So, we’ve established that 98 percent of Beaujolais is made from Gamay, a red grape. This is a grape that doesn’t get much love from the general public though it is much revered by wine professionals. Perhaps this is because, unlike, say, Pinot Noir — with which Gamay shares some stylistic characteristics as well as a home in Burgundy — it is not widely planted in other parts of the world. The exception to this is Canada and especially Ontario, where excellent gamay is made by the likes of Cave Spring, Leaning Post, Stratus, and Malivoire. Fifty percent of the world’s supply of Gamay is grown in the Beaujolais region. This is a quite awesome fact. Nobody’s making wine that tastes like the wines of Beaujolais. Bring a bottle to a party and you can be 99 percent sure you’re the coolest person in the room. (Or the nerdiest; it’s a fine line.)
The wines are generally light in body with moderate alcohol of 12 to 13 percent or so. Aromas and flavours tend to fresh berries — raspberry, cherry, blackberry — and sometimes tropical notes of bananas or bubble gum. You may hear or read the descriptor “pear drop.” I don’t know what a pear drop tastes like so I can’t vouch for it. I just now looked it up: A pear drop is a British boiled sweet made from sugar and flavourings, which explains why British wine writers echo this note ad nauseum. (Sounds terrible and not at all like the Beaujolais and Gamay wines that I know, but there you go. I suppose it might be akin to banana and bubble gum notes. Anyway, best to find out for yourself.) – [Arf! – Ed.]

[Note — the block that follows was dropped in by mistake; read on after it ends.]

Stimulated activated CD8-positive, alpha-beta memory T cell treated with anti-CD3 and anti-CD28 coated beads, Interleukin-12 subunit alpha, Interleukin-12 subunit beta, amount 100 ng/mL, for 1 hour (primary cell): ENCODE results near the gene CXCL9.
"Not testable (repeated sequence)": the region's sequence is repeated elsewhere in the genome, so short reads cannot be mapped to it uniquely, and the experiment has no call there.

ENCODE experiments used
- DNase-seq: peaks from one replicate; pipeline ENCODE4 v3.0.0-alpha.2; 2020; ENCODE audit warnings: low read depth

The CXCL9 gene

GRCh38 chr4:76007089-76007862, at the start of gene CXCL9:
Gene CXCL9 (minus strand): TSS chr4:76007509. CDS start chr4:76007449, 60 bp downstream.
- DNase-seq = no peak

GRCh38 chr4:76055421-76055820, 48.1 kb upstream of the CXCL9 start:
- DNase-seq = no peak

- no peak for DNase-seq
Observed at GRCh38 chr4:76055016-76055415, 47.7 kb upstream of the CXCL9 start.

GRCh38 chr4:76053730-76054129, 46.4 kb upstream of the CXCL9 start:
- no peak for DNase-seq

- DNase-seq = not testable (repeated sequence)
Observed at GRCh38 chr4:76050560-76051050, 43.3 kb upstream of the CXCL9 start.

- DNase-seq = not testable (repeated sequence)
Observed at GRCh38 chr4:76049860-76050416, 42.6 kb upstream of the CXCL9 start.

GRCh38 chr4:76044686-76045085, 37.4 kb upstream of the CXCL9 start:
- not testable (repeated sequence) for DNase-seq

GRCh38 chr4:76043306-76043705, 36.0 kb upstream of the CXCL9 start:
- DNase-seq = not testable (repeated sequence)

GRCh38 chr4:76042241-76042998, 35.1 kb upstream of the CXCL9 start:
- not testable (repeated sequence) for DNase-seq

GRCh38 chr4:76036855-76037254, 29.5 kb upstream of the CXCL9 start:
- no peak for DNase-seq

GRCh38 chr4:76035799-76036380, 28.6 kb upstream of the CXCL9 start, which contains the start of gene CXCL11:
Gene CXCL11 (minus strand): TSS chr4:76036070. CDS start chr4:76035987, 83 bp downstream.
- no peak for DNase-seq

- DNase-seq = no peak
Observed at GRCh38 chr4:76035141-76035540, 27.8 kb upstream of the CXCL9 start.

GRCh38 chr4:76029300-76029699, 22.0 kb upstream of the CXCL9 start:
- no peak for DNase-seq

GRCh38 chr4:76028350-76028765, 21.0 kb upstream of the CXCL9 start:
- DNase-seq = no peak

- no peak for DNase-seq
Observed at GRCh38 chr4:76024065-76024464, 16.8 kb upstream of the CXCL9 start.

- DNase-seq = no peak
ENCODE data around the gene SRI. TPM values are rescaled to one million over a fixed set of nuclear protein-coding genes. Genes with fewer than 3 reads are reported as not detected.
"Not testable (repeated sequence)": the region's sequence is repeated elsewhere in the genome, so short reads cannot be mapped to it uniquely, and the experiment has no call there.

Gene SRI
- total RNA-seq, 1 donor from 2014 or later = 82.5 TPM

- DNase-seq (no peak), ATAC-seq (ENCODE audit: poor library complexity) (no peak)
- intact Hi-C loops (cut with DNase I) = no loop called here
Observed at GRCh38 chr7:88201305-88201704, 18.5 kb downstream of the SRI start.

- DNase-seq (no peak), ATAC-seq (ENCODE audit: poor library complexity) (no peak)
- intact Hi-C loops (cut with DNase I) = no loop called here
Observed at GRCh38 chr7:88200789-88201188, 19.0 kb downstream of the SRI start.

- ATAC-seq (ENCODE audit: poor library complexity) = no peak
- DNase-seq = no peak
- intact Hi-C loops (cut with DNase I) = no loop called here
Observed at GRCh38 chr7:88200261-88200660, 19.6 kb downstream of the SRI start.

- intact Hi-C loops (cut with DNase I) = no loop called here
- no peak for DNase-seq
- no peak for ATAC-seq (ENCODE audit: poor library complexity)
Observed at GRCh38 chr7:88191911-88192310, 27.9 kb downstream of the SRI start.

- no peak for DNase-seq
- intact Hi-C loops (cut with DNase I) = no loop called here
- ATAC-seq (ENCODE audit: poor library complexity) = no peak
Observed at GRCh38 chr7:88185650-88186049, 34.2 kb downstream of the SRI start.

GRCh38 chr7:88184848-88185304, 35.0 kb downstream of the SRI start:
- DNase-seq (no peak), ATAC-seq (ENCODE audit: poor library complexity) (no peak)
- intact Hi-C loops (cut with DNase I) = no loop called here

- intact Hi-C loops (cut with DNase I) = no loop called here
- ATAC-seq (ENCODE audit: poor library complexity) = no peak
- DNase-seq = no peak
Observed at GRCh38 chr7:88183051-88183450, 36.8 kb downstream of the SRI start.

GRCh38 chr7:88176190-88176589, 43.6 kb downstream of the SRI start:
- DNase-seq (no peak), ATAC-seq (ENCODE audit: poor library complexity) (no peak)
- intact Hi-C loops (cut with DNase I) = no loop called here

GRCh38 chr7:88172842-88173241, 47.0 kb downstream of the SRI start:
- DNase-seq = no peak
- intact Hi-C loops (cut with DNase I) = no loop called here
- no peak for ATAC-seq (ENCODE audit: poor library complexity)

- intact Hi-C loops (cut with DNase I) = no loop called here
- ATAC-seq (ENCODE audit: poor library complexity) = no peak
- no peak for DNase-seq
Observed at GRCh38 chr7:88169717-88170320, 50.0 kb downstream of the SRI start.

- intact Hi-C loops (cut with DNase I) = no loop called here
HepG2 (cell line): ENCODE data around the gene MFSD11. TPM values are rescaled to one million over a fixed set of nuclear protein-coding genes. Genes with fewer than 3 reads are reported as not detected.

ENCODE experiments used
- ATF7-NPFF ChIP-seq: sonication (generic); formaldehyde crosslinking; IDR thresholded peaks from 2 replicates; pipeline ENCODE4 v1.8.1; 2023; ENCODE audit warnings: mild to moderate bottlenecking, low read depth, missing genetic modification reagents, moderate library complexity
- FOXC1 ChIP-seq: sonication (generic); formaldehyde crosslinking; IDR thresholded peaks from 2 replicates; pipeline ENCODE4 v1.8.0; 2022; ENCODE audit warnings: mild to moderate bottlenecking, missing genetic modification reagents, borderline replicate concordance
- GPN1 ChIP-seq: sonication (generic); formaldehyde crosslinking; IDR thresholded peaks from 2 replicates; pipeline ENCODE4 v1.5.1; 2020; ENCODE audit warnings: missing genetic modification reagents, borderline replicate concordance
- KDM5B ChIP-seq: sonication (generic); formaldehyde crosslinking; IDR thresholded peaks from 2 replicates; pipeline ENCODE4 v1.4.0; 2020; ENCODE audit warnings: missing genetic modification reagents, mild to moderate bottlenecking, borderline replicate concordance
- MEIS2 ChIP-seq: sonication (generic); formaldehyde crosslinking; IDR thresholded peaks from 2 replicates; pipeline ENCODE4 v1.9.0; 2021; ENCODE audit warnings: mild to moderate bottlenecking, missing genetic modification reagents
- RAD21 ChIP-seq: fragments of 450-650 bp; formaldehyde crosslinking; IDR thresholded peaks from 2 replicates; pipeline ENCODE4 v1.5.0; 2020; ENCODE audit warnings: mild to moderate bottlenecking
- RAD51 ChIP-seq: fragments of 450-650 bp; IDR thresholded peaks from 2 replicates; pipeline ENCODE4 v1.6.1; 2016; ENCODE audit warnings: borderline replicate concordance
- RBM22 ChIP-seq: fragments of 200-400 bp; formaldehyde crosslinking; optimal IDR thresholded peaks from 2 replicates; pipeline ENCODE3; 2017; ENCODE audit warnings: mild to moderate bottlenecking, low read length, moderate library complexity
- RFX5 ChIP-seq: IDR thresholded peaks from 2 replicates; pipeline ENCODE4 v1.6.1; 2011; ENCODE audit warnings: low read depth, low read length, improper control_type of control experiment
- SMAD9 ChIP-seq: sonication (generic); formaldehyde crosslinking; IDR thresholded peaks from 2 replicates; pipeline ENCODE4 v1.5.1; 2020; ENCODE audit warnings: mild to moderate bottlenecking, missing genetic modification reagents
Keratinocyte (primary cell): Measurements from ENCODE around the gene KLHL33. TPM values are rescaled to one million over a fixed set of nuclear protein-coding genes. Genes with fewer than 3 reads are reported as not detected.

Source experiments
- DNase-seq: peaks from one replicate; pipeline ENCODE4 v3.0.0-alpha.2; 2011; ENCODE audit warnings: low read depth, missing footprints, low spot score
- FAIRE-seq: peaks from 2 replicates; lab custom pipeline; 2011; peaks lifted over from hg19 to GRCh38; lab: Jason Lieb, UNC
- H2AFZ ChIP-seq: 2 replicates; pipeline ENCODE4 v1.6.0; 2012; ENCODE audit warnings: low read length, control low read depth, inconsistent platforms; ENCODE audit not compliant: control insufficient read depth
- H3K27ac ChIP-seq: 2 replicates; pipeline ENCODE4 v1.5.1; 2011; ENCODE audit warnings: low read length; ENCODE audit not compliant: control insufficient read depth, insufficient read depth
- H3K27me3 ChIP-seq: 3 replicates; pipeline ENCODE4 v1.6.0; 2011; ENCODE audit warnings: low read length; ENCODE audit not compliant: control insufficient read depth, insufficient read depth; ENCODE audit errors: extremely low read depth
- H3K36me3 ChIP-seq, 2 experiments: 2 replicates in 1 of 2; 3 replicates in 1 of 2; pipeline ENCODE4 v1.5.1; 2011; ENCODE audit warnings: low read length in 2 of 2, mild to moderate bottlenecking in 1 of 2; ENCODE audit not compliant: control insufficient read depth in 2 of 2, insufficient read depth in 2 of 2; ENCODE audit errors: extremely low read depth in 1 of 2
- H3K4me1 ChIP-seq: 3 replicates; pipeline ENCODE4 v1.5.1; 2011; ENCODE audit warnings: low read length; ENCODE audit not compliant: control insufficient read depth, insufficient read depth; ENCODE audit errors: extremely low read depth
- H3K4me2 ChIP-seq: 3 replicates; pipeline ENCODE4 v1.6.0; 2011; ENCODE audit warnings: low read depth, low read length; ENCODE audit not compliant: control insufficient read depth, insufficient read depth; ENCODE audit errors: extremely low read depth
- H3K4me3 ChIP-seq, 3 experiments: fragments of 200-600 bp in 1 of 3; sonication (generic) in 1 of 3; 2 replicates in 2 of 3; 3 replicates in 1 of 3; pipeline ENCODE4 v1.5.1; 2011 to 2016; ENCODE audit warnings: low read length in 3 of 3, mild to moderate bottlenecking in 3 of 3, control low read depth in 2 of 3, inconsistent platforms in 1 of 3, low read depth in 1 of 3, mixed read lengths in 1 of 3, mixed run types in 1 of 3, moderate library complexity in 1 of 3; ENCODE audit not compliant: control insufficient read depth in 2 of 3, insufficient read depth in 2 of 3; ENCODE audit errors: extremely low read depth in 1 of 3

What I love about these wines — especially the finest examples — is the touch of savoury and spice notes such as black pepper and fresh and dried herbs. Tannins are low and acidity is high, making these wines approachable and — as John Szabo MS notes in a recent WineAlign post — “convivial.” I like that word. It makes me wonder why’d I’d drink any wine that wasn’t convivial, for I surely have done and regretted it. (Which doesn’t mean I didn’t finish it.)
Just two percent of the Beaujolais region’s output is Chardonnay — and good luck finding any of that. Beaujolais’s intense focus on the Gamay variety is rather unique among global wine regions. You might think the wines — grown and made over a wide swath of land but in the same climate — would deliver similar qualities. A sea of same-tasting wines, given that they’re all made from gamay and all made by the French. But not at all, for there are considerable variables too. The region is awash in soil orders as well as dramatic variations in elevation, aspect, slope and — last but not least — winemaking philosophy.